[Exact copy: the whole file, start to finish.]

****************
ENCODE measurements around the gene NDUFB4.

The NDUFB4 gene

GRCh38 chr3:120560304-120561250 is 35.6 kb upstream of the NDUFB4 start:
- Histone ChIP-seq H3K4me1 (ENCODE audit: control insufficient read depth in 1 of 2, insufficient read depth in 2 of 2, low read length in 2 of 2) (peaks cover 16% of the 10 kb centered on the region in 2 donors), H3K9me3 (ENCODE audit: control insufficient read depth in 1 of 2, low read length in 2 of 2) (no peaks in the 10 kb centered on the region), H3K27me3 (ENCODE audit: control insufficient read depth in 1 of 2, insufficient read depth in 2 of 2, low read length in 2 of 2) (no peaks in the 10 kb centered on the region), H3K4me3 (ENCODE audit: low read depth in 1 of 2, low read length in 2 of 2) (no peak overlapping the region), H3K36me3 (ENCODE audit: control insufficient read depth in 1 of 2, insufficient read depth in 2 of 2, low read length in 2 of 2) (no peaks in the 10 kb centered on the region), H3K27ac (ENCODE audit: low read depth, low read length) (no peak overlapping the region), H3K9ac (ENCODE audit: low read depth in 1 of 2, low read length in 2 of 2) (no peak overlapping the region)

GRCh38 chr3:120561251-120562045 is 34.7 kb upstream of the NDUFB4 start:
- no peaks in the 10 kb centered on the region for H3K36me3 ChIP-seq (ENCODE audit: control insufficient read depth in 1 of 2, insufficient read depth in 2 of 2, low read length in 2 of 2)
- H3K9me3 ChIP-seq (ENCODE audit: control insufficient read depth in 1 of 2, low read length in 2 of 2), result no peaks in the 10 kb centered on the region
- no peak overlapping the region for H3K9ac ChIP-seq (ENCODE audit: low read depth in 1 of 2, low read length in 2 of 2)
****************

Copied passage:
ENCODE measurements around the gene NDUFB4.

The NDUFB4 gene

GRCh38 chr3:120560304-120561250 is 35.6 kb upstream of the NDUFB4 start:
- Histone ChIP-seq H3K4me1 (ENCODE audit: control insufficient read depth in 1 of 2, insufficient read depth in 2 of 2, low read length in 2 of 2) (peaks cover 16% of the 10 kb centered on the region in 2 donors), H3K9me3 (ENCODE audit: control insufficient read depth in 1 of 2, low read length in 2 of 2) (no peaks in the 10 kb centered on the region), H3K27me3 (ENCODE audit: control insufficient read depth in 1 of 2, insufficient read depth in 2 of 2, low read length in 2 of 2) (no peaks in the 10 kb centered on the region), H3K4me3 (ENCODE audit: low read depth in 1 of 2, low read length in 2 of 2) (no peak overlapping the region), H3K36me3 (ENCODE audit: control insufficient read depth in 1 of 2, insufficient read depth in 2 of 2, low read length in 2 of 2) (no peaks in the 10 kb centered on the region), H3K27ac (ENCODE audit: low read depth, low read length) (no peak overlapping the region), H3K9ac (ENCODE audit: low read depth in 1 of 2, low read length in 2 of 2) (no peak overlapping the region)

GRCh38 chr3:120561251-120562045 is 34.7 kb upstream of the NDUFB4 start:
- no peaks in the 10 kb centered on the region for H3K36me3 ChIP-seq (ENCODE audit: control insufficient read depth in 1 of 2, insufficient read depth in 2 of 2, low read length in 2 of 2)
- H3K9me3 ChIP-seq (ENCODE audit: control insufficient read depth in 1 of 2, low read length in 2 of 2), result no peaks in the 10 kb centered on the region
- no peak overlapping the region for H3K9ac ChIP-seq (ENCODE audit: low read depth in 1 of 2, low read length in 2 of 2)